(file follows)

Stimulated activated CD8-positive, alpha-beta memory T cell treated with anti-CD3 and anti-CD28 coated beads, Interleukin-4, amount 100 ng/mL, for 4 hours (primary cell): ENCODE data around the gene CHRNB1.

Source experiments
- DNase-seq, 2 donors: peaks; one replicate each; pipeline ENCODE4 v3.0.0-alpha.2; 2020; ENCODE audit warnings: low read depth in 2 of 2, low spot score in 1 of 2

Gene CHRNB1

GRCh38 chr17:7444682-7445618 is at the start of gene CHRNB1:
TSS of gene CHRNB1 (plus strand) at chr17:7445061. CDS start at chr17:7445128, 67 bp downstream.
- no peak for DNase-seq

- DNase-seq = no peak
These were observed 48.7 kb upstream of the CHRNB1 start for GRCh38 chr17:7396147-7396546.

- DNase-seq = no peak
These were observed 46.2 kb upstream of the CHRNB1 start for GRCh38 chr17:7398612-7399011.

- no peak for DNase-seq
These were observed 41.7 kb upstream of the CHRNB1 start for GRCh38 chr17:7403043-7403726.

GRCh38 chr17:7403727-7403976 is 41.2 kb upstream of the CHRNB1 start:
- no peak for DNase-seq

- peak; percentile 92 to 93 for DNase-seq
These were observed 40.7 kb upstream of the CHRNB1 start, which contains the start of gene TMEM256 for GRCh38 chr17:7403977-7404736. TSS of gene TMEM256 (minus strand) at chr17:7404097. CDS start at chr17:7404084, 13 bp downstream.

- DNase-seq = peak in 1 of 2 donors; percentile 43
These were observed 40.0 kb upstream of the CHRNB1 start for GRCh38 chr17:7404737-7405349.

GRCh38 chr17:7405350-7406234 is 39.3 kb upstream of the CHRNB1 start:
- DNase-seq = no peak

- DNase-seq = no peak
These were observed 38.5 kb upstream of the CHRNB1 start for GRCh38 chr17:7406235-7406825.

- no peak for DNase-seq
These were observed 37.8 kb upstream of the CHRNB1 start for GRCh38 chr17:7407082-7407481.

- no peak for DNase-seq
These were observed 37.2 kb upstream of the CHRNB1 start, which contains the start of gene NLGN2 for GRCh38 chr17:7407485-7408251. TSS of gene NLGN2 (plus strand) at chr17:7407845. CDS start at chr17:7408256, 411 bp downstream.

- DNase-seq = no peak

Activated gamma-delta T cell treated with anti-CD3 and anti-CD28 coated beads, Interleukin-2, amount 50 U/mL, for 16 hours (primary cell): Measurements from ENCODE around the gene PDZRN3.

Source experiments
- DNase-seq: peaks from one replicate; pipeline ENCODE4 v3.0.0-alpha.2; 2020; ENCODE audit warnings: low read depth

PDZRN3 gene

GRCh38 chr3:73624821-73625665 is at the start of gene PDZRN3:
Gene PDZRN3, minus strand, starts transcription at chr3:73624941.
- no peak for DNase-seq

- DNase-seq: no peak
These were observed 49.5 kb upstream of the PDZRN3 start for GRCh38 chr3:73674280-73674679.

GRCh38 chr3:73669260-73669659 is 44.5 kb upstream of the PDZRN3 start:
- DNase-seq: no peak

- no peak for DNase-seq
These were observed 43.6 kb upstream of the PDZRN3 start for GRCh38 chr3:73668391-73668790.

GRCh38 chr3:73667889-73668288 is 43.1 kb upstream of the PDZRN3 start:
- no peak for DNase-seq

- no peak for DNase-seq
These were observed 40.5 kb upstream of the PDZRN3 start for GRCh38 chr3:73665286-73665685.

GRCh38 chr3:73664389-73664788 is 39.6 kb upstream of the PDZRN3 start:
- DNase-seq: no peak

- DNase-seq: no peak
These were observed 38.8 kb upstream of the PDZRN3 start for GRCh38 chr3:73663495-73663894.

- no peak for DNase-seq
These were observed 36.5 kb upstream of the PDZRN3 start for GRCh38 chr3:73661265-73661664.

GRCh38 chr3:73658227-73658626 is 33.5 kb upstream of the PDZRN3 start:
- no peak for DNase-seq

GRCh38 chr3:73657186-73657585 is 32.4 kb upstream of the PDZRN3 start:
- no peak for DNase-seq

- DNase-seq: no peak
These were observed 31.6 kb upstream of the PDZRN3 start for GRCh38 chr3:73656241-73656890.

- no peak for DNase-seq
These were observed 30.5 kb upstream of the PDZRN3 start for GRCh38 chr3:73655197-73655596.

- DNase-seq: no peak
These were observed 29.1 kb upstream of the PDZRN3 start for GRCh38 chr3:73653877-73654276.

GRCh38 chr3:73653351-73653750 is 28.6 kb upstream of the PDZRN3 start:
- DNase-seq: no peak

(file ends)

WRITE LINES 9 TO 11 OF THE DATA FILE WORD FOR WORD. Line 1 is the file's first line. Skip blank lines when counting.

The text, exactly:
These were observed 48.7 kb upstream of the CHRNB1 start for GRCh38 chr17:7396147-7396546.

- DNase-seq = no peak
These were observed 46.2 kb upstream of the CHRNB1 start for GRCh38 chr17:7398612-7399011.